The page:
Atheist and comedian Bill Maher recently made the shocking comment that there is "no more psychopathic mass murderer than God." Maher, who is known by many to make intentionally controversial comments relating to religion, received criticism on social media for his comments.
The comedian, who hosts the HBO talk show series "Real Time with Bill Maher," said in an interview with The Atlantic's Scott Stossel that he thinks people who believe in God are "insane," noting that the God portrayed in the Bible's Old Testament is a "mass murderer."
Maher was responding to Stossel who asked if the comedian believes in the argument of Pascal's wager, which states that atheists could be wrong by betting that there is no God and therefore be dooming themselves to an eternity in hell.
"Of all the reasons to be religious, that is the one of the dumber ones," Maher responded. "What if I'm wrong? If it is the God of the Old Testament, I am so [expletive] already, and you and everybody else. A more psychopathic character you will not ever find in fiction. Just the idea that people worshipped the God of this Bible is insane. There is no more psychopathic mass murderer than God, so good luck with worrying that you picked the wrong religion, you're going to suffer for it."
Maher went on to say that he believes himself to be an "apatheist," a combination of an atheist and apathy, adding that he does not know all the answers to the universe, human existence or religion.
"So you know we don't know the answers but the answer to that is not to make up stories. If you don't know something, just say, I don't know. That's your gospel right there. The gospel of 'I don't know.' I combined apathy and atheist, and I came up with apatheist. I don't know what happens when I die, and I don't care."
Maher's most recent comments regarding religion received some public backlash on social media. One reader of The Atlantic article, William Bergmann, commented on the piece, saying: "[Maher] has his moments, but he wears his liberalism and comedian badge as a shield. No matter what he says, at worst, he is in bad taste. If anyone he disagrees with says something questionable, they're racist, misogynist, bigoted, etc."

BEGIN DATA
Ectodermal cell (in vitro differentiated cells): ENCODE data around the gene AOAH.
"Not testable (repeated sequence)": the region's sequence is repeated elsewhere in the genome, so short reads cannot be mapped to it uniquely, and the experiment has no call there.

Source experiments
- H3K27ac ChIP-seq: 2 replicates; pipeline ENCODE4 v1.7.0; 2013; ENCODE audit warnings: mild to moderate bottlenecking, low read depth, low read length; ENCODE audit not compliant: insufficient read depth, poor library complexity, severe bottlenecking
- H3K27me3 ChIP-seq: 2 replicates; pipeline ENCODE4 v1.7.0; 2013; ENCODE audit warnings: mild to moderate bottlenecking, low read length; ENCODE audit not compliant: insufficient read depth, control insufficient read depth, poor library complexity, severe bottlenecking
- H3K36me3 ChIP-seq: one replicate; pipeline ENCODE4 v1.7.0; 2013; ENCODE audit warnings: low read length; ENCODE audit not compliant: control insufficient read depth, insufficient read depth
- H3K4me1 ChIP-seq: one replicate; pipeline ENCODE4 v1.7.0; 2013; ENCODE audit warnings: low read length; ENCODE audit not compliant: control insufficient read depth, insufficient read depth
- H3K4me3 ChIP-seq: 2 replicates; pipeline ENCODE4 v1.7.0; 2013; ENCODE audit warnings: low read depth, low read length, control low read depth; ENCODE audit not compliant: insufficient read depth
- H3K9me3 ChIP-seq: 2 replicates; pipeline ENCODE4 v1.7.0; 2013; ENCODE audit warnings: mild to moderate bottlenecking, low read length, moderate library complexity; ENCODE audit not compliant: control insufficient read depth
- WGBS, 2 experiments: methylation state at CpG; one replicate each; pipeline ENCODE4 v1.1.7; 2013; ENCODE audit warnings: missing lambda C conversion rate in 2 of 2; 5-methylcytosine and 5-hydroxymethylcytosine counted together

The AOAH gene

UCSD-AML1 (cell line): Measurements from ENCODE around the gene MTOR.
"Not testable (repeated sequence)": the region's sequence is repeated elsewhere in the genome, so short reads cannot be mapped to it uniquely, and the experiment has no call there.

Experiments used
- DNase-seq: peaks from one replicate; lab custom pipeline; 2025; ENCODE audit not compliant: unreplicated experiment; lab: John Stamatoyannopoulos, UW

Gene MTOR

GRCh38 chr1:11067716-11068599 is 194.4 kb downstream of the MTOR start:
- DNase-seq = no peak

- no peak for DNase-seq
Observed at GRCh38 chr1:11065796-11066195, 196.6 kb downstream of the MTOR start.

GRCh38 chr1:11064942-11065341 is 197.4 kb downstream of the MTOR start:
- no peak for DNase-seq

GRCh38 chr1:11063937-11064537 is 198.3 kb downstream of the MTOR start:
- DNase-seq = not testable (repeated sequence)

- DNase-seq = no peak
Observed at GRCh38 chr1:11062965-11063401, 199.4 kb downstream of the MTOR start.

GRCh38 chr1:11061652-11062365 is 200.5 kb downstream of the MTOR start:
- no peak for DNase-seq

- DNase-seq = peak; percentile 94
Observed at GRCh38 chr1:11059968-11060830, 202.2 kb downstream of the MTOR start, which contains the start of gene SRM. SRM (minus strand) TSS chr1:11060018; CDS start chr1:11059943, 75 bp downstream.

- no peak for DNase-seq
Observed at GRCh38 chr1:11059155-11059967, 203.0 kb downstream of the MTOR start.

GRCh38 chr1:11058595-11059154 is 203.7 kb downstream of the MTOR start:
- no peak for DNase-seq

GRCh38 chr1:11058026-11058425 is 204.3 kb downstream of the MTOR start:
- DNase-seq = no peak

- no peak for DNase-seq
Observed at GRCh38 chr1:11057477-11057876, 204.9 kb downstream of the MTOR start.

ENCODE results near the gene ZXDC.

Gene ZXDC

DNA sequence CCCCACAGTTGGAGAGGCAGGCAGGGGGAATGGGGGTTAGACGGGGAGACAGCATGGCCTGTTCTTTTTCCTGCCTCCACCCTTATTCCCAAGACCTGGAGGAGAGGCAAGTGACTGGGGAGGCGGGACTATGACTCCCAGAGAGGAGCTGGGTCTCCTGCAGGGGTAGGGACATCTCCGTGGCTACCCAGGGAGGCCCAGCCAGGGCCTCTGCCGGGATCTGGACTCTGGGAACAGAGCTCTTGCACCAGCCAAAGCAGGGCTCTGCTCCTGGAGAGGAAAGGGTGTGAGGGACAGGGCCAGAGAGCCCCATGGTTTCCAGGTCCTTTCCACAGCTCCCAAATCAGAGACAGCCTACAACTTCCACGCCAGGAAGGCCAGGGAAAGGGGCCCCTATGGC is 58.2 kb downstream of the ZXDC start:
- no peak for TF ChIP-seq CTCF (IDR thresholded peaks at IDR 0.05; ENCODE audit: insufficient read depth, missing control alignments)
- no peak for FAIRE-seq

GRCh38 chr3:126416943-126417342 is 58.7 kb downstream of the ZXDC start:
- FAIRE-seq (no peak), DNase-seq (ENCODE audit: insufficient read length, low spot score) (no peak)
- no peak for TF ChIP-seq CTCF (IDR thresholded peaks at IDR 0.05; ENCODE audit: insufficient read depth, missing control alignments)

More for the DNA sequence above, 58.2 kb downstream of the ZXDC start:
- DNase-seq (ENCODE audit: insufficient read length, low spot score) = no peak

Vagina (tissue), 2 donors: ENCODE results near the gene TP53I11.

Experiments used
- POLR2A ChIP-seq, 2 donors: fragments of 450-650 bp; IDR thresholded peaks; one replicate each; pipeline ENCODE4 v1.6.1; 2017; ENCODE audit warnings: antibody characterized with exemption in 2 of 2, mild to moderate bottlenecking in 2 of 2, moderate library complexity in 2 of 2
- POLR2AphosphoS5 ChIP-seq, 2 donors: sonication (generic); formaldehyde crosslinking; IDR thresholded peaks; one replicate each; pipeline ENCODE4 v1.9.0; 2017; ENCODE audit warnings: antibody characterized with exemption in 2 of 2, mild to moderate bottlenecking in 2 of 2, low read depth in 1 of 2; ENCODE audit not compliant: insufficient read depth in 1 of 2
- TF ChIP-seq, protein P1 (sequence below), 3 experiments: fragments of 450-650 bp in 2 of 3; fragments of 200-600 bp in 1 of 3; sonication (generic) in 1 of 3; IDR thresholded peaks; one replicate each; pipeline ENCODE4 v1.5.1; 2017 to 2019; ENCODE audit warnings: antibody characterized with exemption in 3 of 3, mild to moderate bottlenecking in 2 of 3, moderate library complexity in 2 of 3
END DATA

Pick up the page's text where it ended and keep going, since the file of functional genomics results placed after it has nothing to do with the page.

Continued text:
Another reader onThe Blaze argued that Christians should have faith and love toward Maher with the hope that one day he will become a champion for God. "The best way to deal with [Maher's] unbelief is to pray for him and watch God move into his life. God knows there are people like him; it is posted in [the Bible]. What the world needs to see is a modern day miracle and Maher may be the instrument that God is looking for ... Pray for Bill Maher. I look forward to the results."
The comedian is no stranger to controversial statements. In November, Maher criticized the Boston Red Sox for their tribute to the victims of the Boston Marathon bombings in April, in which three were killed and hundreds injured when two pressure cooker bombs exploded near the race's finish line. The Red Sox had stopped at the marathon's finish line and placed their World Series trophy on it and a "617" Red Sox jersey.
Maher said on his HBO talk show in response to the dedication: "Three people died, that's terrible. More were maimed, that's horrible. But unfortunately that happens every day in a car accident and everything else. I mean, your city was not leveled by Godzilla."
Maher's comments gained widespread media attention and many criticized him for treating the terrorist attack too lightly.
Pete Brown, an uncle of brothers Paul and JP Norden, two men injured in the bombings, issued a response, calling them "preposterous," "insulting" and "unfair," adding that the talk show host has a "documented history of rude and devoid of compassionate behavior."
"[Maher] is well known for his ostentatious and foolhardy dialogue, opinions and views … I am left little doubt but to conclude that Bill has lost his ability to practice good judgment and perhaps lacks any moral conscience," Brown added.